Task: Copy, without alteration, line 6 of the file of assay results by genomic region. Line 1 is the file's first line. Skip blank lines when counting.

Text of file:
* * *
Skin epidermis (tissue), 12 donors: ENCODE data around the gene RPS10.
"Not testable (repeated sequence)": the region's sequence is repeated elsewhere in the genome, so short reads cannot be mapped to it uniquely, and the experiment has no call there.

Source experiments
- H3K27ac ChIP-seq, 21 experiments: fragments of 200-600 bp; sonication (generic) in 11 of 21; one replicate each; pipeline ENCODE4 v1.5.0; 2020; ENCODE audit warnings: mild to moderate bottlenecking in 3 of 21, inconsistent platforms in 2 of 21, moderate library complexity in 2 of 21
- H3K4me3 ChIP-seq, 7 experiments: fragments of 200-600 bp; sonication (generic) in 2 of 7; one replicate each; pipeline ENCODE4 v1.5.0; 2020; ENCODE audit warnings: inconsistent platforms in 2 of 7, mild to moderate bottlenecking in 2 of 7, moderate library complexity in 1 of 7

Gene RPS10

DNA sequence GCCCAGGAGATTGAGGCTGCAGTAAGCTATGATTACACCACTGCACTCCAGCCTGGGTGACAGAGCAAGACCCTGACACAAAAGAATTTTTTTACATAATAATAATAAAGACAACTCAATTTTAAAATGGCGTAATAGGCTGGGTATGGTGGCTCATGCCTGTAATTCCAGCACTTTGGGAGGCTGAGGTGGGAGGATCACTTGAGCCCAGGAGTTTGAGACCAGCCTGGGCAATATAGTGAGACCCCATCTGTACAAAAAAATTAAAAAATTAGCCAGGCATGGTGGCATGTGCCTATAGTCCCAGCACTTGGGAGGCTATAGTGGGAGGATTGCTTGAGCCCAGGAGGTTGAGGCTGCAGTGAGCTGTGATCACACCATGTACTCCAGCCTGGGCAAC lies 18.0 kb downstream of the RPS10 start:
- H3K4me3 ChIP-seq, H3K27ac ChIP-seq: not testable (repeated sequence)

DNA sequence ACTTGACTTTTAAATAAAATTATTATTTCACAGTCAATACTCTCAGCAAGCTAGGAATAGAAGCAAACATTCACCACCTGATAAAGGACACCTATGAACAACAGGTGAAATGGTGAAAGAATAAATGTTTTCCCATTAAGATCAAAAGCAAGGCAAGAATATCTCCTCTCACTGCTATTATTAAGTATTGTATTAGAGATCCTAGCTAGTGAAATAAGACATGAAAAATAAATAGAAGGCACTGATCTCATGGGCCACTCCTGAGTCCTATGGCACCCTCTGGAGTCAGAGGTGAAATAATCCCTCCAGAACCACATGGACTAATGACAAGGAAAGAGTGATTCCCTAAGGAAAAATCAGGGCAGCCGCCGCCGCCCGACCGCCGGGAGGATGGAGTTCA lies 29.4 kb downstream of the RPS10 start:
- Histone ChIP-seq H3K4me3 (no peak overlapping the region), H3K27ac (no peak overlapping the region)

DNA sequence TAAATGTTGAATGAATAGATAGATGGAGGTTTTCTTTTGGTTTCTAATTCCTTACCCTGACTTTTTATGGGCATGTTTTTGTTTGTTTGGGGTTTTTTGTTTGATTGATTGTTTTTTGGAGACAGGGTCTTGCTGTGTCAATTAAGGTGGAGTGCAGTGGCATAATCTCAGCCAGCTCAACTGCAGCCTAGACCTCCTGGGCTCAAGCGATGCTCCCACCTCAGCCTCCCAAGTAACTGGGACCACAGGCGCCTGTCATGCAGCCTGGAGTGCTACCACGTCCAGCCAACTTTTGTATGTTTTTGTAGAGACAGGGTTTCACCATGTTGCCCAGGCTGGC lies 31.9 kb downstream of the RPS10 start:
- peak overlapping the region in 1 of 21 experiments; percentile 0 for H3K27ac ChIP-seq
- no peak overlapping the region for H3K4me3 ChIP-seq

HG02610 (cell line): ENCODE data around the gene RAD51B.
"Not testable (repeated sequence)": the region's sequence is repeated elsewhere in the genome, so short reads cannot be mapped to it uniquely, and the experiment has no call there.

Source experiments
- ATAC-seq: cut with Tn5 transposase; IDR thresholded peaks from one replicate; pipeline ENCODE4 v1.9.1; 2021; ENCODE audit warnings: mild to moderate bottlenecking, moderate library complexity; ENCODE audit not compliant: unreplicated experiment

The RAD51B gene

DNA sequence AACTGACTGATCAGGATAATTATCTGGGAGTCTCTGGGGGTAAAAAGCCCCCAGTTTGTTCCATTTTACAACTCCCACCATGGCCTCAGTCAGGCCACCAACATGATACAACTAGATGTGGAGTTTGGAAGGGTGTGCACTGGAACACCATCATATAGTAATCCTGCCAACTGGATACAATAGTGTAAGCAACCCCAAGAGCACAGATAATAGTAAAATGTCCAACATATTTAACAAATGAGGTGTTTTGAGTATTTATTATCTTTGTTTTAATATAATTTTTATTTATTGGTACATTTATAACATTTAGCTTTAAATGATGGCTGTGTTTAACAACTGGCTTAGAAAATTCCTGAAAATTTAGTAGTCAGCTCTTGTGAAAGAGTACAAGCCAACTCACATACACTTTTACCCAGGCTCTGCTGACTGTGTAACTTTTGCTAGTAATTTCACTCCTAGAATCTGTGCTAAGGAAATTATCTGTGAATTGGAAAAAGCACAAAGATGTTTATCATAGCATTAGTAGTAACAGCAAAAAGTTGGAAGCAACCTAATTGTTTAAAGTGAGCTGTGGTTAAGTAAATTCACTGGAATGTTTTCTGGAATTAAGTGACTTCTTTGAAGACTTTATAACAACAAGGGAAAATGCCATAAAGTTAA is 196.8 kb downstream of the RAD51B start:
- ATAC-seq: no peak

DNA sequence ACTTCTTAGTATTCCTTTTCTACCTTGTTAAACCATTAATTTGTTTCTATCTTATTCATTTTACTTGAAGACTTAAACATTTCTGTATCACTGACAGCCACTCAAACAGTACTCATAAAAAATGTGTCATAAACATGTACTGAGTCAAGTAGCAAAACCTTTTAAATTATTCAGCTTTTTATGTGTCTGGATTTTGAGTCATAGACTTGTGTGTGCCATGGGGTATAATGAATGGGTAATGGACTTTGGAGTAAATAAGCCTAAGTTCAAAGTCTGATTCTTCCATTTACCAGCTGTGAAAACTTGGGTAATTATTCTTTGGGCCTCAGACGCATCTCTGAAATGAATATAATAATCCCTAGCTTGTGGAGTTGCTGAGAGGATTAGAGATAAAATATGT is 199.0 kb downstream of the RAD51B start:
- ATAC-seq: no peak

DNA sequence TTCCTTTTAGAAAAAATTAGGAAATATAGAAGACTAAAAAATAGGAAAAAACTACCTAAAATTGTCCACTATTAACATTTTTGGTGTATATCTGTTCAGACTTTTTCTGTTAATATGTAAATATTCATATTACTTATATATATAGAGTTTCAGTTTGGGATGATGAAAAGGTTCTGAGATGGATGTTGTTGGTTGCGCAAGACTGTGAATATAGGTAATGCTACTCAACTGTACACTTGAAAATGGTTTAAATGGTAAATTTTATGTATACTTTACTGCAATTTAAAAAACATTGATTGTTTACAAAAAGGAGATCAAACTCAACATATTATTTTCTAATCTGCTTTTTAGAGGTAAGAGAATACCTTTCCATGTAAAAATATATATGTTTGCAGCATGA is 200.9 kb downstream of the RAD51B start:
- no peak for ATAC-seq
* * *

Gene RPS10